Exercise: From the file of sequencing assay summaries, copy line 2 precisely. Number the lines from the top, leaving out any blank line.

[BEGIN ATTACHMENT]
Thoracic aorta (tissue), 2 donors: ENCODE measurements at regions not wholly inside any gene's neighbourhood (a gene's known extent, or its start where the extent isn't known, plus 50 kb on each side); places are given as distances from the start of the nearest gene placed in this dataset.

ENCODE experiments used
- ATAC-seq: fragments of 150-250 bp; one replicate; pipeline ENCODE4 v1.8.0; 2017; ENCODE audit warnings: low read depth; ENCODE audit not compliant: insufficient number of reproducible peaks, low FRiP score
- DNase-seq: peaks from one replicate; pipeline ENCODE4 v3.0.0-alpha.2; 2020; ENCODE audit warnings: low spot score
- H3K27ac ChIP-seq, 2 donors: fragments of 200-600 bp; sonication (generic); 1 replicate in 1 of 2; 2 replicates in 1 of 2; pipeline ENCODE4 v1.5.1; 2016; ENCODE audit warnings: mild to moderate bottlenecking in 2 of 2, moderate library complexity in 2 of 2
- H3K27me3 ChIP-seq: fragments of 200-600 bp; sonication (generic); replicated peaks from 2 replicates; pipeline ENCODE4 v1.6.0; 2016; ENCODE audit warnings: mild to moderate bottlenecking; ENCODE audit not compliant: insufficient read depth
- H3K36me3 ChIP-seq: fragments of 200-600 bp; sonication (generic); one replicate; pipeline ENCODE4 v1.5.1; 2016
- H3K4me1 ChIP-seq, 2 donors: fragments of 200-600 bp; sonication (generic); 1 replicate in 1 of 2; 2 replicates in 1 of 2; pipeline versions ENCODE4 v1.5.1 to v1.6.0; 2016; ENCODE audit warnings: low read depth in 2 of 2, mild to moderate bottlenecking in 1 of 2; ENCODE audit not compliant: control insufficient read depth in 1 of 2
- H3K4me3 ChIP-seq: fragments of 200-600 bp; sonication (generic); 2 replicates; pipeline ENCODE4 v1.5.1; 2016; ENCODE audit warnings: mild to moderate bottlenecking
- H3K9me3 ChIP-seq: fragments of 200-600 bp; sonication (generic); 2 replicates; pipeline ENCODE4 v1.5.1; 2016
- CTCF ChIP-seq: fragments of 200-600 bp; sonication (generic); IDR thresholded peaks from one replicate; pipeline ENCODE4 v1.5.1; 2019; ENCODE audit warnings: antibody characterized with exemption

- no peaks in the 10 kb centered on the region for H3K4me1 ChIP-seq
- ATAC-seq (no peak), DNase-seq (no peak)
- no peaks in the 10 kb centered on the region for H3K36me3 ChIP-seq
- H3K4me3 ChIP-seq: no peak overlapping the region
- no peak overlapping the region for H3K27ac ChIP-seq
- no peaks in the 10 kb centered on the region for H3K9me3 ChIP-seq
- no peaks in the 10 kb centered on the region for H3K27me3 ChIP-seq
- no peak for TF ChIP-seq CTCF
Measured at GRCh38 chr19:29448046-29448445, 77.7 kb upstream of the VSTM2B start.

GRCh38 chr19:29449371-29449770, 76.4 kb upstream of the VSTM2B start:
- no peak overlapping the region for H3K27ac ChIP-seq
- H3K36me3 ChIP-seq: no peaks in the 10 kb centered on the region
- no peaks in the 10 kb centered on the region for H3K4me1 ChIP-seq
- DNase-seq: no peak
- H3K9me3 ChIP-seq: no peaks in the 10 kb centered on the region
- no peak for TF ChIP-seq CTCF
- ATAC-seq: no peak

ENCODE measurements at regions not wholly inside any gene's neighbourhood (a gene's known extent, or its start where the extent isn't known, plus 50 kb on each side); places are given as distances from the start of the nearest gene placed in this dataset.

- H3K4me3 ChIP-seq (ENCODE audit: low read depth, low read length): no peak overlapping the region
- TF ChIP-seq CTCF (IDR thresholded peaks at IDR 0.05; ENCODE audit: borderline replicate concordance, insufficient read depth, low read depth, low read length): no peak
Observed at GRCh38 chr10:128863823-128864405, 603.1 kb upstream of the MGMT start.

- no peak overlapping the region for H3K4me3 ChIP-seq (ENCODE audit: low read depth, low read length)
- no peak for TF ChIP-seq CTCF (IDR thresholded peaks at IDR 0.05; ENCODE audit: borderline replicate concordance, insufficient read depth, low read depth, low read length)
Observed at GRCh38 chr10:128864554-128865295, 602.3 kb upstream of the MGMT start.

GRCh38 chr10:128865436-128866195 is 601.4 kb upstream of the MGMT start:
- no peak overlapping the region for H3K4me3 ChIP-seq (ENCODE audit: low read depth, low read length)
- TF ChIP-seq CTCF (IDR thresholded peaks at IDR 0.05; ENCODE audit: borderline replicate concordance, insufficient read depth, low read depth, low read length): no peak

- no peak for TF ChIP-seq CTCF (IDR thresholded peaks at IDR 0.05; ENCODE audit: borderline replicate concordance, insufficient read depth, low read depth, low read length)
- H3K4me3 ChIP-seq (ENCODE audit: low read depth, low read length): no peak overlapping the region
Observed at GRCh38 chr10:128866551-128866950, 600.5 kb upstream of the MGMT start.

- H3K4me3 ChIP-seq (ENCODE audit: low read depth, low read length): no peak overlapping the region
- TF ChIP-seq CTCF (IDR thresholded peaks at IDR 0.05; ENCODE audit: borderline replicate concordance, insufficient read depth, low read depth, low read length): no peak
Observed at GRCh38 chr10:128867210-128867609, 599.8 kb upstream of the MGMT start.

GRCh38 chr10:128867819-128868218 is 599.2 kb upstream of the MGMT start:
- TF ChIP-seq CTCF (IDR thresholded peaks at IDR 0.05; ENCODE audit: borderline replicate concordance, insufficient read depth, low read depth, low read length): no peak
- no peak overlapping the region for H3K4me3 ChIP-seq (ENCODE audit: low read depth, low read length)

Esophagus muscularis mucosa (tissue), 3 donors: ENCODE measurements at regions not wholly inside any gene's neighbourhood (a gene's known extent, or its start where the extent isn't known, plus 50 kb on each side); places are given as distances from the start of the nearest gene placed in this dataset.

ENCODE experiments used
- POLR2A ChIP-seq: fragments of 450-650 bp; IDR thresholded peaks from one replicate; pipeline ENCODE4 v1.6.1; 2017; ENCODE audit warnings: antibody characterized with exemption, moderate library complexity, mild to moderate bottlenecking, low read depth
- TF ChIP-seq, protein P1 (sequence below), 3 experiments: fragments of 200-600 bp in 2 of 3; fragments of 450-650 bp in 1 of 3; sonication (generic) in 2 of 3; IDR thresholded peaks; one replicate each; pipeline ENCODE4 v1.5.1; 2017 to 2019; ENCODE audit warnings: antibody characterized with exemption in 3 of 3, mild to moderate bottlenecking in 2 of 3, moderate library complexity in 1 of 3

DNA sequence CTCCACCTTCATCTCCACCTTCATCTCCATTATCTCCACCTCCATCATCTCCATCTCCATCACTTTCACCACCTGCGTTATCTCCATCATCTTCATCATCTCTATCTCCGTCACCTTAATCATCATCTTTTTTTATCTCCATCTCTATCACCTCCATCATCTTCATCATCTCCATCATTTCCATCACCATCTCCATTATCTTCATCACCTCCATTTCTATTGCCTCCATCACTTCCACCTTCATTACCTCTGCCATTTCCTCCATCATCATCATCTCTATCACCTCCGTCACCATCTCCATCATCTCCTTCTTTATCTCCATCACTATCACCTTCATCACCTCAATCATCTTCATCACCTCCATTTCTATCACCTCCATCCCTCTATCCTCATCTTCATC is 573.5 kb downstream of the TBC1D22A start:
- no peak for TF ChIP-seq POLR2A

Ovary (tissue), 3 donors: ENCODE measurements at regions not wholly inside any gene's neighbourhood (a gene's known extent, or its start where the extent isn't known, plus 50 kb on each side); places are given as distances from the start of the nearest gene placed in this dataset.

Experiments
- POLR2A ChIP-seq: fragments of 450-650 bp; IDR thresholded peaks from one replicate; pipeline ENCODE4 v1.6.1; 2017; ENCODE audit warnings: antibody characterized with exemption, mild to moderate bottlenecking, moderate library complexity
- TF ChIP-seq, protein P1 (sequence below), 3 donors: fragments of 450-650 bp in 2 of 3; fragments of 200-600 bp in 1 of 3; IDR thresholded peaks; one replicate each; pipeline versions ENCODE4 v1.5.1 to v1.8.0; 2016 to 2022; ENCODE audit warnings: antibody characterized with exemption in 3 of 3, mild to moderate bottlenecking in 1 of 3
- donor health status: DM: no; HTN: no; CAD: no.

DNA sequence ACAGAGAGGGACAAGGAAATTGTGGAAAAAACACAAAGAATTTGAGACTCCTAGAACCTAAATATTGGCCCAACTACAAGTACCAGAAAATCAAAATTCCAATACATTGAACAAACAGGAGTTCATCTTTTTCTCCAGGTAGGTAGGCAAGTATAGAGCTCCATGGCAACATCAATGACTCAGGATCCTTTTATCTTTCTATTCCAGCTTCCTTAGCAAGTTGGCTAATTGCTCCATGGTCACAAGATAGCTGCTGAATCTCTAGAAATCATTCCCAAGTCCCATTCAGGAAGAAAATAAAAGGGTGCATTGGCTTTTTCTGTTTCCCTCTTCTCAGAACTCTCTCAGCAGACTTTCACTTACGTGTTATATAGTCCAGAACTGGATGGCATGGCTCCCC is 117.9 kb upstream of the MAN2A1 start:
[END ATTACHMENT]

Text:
ENCODE experiments used